Finding lessons in failures to become better leaders

Finding lessons in failures to become better leaders

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Professor Thomas Hutzschenreuter, Academic Program Director of the Master in Management & Innovation and Lecturer on the Certificate and Executive MBA Programs at the Technical University of Munich, has broken with old wisdom and established a new view on corporations in his latest book. He explains exactly what he means by referring to the company as a trial, and how this can affect management theory. 

What would have happened if Nokia had invested early in the development of a smartphone? What would the Internet look like if Yahoo had acted far-sightedly in 1998 and bought the now priceless Google search algorithm for a measly million dollars? 

The history of entrepreneurial decisions that, in retrospect, we now classify as economically fatal is endless. Thus, such and other 'what if?’ scenarios will forever remain a mental gimmick.

However, Professor Thomas Hutzschenreuter finds a lot of lessons in such failures. In his new book, The Company as a Trial and Institution, he advocates that managers and professionals shall remain alert to change, factor in failure, and build on the certainty that everything to come is uncertain. We met him for an interview. 

Professor Hutzschenreuter, in your new book you put forward the thesis that in turbulent environments there are no right or wrong strategic decisions. Doesn't that put you in complete contradiction with current management theory? 

At first glance, that may look completely counterintuitive. But if you look at it more closely, you see that we typically judge right or wrong when we know whether something has led to success or failure - in other words, after the actual event. 

However, if we put ourselves in the moment of the business decision, it seems that large parts of management theory ignore the importance of uncertainty. Take, for example, "buy low, sell high." How do I know if today is high or low? In January, heating oil prices were considered off the charts. But by February, many regretted not buying in time. 

In your book title, you refer to the company as a trial. Does that also apply to large, established companies?

Everything in the future is uncertain. If we assume this to be true, then a company is not an object of optimisation - its essence is trial and error. Take Siemens, for example: founded in 1847, active in 190 countries around the world, and firmly associated with attributes such as stability, reliability, and quality - in short, security. 

Nevertheless, former CEO Joe Kaeser always emphasised the dangers to which the group is exposed. It could be taken over and broken up. Or even worse - Siemens could lose its competitiveness; profits could turn into losses. What does this mean for the perception of a company? It means that individual uncertainty and the awareness of potential transience persist even after more than 170 successful years. The company is thus not only an attempt at the beginning of its existence, it is an ongoing experiment.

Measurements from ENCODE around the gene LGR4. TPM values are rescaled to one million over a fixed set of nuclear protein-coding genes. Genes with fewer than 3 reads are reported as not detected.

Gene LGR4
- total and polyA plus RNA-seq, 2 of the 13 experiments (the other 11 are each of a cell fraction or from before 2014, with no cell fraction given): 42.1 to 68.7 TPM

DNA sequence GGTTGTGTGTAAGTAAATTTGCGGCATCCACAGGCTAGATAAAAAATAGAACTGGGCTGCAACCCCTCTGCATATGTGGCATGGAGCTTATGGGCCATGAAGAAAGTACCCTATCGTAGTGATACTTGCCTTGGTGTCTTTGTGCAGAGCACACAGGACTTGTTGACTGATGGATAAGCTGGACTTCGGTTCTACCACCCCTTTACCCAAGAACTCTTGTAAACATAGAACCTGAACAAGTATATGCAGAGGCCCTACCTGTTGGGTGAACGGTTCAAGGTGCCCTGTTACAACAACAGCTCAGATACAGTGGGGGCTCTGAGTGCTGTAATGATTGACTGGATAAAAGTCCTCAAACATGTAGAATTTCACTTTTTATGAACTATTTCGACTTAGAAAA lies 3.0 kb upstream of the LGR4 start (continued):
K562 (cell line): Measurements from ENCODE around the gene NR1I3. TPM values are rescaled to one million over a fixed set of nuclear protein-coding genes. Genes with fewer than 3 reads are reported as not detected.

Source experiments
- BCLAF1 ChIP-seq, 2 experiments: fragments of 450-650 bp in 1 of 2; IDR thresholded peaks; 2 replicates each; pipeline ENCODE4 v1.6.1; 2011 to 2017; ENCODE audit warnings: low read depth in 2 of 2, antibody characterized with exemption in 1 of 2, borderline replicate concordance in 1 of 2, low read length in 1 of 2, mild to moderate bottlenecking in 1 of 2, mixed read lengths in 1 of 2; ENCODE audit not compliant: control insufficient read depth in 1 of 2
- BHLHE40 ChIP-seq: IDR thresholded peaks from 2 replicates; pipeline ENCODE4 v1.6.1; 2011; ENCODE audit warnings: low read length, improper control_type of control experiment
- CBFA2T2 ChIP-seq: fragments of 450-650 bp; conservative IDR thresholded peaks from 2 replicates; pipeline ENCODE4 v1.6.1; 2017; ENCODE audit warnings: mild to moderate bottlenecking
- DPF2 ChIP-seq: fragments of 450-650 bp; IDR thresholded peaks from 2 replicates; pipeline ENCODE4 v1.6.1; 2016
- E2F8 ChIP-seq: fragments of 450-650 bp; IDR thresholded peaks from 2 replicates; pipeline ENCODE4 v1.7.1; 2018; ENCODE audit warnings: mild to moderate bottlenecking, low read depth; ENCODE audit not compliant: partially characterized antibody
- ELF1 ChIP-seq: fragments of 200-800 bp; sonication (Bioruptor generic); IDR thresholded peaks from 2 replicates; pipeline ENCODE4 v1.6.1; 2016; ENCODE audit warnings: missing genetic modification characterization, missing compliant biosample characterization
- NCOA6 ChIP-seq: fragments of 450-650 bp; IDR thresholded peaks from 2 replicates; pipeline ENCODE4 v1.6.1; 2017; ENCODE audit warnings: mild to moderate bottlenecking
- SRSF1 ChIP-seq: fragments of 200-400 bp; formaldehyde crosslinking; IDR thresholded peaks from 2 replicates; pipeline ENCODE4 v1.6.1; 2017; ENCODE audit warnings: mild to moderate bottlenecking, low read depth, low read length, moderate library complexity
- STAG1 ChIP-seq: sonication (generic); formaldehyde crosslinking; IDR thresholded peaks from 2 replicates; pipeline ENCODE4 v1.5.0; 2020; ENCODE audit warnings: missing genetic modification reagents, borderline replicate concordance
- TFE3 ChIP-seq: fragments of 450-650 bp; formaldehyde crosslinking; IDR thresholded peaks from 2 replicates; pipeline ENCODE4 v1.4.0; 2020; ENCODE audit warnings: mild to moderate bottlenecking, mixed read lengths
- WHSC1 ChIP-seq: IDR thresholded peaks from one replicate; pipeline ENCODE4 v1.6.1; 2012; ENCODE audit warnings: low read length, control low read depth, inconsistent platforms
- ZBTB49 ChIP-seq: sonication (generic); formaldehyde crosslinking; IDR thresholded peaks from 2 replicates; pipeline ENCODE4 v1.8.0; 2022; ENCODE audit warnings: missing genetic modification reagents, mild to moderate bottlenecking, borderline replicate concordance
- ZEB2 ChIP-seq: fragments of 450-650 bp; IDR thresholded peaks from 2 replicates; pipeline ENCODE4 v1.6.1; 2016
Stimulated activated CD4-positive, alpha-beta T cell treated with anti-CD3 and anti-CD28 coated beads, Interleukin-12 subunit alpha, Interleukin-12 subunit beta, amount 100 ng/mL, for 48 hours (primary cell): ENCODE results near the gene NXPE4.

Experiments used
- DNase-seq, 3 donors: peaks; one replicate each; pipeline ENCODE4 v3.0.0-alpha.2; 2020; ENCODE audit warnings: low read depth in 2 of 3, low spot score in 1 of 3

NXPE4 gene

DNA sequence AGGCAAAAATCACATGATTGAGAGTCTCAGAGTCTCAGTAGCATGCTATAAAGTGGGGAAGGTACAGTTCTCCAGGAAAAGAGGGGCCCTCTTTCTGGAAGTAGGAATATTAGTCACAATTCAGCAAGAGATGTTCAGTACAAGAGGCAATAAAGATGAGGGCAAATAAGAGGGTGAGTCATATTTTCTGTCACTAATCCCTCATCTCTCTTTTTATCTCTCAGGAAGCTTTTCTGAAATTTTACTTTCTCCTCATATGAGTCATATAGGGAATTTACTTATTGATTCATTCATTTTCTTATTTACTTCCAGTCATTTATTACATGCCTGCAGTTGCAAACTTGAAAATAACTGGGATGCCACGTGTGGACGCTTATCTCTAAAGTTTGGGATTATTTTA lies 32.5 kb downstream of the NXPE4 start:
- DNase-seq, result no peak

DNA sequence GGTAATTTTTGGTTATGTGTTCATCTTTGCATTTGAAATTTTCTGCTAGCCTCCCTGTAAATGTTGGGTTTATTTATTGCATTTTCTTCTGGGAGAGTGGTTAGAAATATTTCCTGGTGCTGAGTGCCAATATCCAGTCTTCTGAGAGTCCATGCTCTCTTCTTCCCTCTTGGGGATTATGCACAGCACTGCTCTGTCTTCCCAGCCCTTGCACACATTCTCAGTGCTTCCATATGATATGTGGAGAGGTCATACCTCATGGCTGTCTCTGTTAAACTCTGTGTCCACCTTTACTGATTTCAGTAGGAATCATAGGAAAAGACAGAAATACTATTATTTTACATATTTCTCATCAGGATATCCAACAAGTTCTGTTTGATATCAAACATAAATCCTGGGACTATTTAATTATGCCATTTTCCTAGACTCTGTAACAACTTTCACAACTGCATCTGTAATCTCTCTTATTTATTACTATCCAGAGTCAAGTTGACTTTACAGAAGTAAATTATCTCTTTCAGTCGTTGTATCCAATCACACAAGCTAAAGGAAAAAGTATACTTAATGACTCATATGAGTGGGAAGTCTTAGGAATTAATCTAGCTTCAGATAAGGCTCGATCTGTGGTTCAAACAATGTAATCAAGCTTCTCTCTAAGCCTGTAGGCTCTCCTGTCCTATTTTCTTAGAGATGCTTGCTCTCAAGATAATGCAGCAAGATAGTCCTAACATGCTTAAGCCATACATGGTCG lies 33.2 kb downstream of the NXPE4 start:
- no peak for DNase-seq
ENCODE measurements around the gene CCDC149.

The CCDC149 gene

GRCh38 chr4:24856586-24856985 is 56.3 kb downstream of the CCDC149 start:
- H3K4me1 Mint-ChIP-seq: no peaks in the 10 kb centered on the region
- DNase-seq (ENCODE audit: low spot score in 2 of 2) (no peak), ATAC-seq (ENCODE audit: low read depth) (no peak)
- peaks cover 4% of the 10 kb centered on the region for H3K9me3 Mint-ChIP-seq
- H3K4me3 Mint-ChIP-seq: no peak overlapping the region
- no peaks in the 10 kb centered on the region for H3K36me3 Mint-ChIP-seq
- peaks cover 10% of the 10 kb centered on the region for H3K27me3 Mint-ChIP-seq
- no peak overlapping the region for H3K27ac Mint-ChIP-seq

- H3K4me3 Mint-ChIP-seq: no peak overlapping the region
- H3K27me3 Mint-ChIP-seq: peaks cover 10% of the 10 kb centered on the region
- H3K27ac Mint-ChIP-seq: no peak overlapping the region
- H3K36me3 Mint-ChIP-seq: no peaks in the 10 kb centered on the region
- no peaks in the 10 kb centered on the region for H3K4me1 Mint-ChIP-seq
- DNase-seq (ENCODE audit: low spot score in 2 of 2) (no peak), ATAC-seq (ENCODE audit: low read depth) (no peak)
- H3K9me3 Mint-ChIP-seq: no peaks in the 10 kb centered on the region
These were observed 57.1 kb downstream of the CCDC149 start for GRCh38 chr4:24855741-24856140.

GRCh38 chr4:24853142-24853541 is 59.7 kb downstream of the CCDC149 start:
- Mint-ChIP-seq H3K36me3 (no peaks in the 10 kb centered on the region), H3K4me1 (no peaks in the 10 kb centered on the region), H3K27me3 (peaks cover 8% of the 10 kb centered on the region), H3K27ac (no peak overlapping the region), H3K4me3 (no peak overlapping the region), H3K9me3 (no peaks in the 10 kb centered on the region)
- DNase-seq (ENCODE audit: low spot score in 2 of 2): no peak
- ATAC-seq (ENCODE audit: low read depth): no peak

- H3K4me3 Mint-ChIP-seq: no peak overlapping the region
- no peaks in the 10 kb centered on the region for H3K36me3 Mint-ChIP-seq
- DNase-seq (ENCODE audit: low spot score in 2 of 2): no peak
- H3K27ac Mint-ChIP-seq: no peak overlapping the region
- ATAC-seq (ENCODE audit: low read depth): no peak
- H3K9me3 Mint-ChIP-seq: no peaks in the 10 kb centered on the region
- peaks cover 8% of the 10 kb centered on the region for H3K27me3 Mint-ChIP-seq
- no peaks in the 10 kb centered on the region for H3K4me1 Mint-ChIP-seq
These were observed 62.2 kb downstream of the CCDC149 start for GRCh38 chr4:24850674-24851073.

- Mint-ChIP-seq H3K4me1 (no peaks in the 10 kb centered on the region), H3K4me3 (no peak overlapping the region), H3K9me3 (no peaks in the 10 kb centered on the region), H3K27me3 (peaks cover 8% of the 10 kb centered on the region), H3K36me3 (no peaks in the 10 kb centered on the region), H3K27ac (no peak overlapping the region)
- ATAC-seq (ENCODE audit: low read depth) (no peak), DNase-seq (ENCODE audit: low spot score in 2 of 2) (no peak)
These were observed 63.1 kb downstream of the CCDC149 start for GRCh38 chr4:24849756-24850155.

To what extent does this understanding of a company help to tackle the tasks managers are faced with today? 

Probably the most important implication for the management of companies is not to lose sight of the experimental character of the business. This requires constant vigilance for possible changes, but also to take the initiative and initiate changes before competitors do. There are permanent opportunities, but also dangers, in the experimental character. In today's turbulent environment, attention, knowledge production and imagination are therefore crucial.  

So are managers doomed, in a sense, not to be able to do everything right?

Maintaining an awareness of the experimental character also means establishing a culture for dealing with failure. If the company is an experiment, failures are more likely to be expected than not. In this regard, when failures occur, the question must be "What do we learn from it?" rather than "Who is to blame?"

The same applies to formerly prosperous companies where success suddenly fails to materialise. It is more likely - and this is also suggested by empirical evidence - that phases of success will be followed by failures than that success will persist permanently. 

And the conclusion to be drawn from this is that one must already look for sources of future failure in phases of success - just as one must initiate change in a timely and serious manner in the absence of success. But unfortunately, this happens in very few companies. 

More than ever, professionals and managers need to be aware of their company's future viability in a constantly changing business environment. In TUM’s certificate program, Strategizing in turbulent environments, participants acquire not only theoretical knowledge, but receive practical advice and methods from Professor Hutzschenreuter himself. 



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